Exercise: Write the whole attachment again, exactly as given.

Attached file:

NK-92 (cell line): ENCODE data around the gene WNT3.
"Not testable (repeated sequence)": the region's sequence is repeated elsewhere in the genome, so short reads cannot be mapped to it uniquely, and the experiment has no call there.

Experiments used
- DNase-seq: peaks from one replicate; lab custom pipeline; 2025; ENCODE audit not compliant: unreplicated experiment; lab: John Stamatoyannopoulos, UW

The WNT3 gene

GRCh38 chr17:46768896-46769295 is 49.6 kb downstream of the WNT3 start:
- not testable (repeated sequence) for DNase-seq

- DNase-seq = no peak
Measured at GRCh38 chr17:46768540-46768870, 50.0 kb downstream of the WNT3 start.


NK-92 (cell line): ENCODE data around the gene WNT3.
"Not testable (repeated sequence)": the region's sequence is repeated elsewhere in the genome, so short reads cannot be mapped to it uniquely, and the experiment has no call there.

Experiments used
- DNase-seq: peaks from one replicate; lab custom pipeline; 2025; ENCODE audit not compliant: unreplicated experiment; lab: John Stamatoyannopoulos, UW

The WNT3 gene

GRCh38 chr17:46768896-46769295 is 49.6 kb downstream of the WNT3 start:
- not testable (repeated sequence) for DNase-seq

- DNase-seq = no peak
Measured at GRCh38 chr17:46768540-46768870, 50.0 kb downstream of the WNT3 start.